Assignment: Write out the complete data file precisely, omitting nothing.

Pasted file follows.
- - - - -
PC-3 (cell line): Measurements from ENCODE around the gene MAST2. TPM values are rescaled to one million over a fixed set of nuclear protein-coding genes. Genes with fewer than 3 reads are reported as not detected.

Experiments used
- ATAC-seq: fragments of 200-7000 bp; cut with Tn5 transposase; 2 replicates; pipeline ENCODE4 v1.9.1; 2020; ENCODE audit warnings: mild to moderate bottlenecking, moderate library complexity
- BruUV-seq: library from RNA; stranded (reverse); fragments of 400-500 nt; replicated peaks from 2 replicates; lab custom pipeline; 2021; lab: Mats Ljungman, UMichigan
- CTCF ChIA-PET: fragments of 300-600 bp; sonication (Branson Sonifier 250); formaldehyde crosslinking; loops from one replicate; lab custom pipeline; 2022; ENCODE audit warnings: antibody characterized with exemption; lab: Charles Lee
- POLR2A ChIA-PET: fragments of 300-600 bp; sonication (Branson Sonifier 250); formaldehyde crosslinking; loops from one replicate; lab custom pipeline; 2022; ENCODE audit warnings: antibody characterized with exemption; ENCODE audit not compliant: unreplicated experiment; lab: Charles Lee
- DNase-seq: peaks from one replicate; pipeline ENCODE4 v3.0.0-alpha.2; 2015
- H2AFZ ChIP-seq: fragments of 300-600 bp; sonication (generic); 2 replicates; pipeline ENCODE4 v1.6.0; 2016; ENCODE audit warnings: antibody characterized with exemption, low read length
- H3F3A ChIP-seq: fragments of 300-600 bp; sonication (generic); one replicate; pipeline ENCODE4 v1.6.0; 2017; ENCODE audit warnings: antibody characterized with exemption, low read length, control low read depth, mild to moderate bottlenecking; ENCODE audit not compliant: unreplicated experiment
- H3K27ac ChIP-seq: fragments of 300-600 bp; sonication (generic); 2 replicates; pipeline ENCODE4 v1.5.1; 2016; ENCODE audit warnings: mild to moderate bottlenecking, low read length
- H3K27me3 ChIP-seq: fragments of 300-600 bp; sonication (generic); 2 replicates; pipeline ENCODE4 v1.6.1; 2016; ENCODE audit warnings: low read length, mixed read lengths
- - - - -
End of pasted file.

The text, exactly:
PC-3 (cell line): Measurements from ENCODE around the gene MAST2. TPM values are rescaled to one million over a fixed set of nuclear protein-coding genes. Genes with fewer than 3 reads are reported as not detected.

Experiments used
- ATAC-seq: fragments of 200-7000 bp; cut with Tn5 transposase; 2 replicates; pipeline ENCODE4 v1.9.1; 2020; ENCODE audit warnings: mild to moderate bottlenecking, moderate library complexity
- BruUV-seq: library from RNA; stranded (reverse); fragments of 400-500 nt; replicated peaks from 2 replicates; lab custom pipeline; 2021; lab: Mats Ljungman, UMichigan
- CTCF ChIA-PET: fragments of 300-600 bp; sonication (Branson Sonifier 250); formaldehyde crosslinking; loops from one replicate; lab custom pipeline; 2022; ENCODE audit warnings: antibody characterized with exemption; lab: Charles Lee
- POLR2A ChIA-PET: fragments of 300-600 bp; sonication (Branson Sonifier 250); formaldehyde crosslinking; loops from one replicate; lab custom pipeline; 2022; ENCODE audit warnings: antibody characterized with exemption; ENCODE audit not compliant: unreplicated experiment; lab: Charles Lee
- DNase-seq: peaks from one replicate; pipeline ENCODE4 v3.0.0-alpha.2; 2015
- H2AFZ ChIP-seq: fragments of 300-600 bp; sonication (generic); 2 replicates; pipeline ENCODE4 v1.6.0; 2016; ENCODE audit warnings: antibody characterized with exemption, low read length
- H3F3A ChIP-seq: fragments of 300-600 bp; sonication (generic); one replicate; pipeline ENCODE4 v1.6.0; 2017; ENCODE audit warnings: antibody characterized with exemption, low read length, control low read depth, mild to moderate bottlenecking; ENCODE audit not compliant: unreplicated experiment
- H3K27ac ChIP-seq: fragments of 300-600 bp; sonication (generic); 2 replicates; pipeline ENCODE4 v1.5.1; 2016; ENCODE audit warnings: mild to moderate bottlenecking, low read length
- H3K27me3 ChIP-seq: fragments of 300-600 bp; sonication (generic); 2 replicates; pipeline ENCODE4 v1.6.1; 2016; ENCODE audit warnings: low read length, mixed read lengths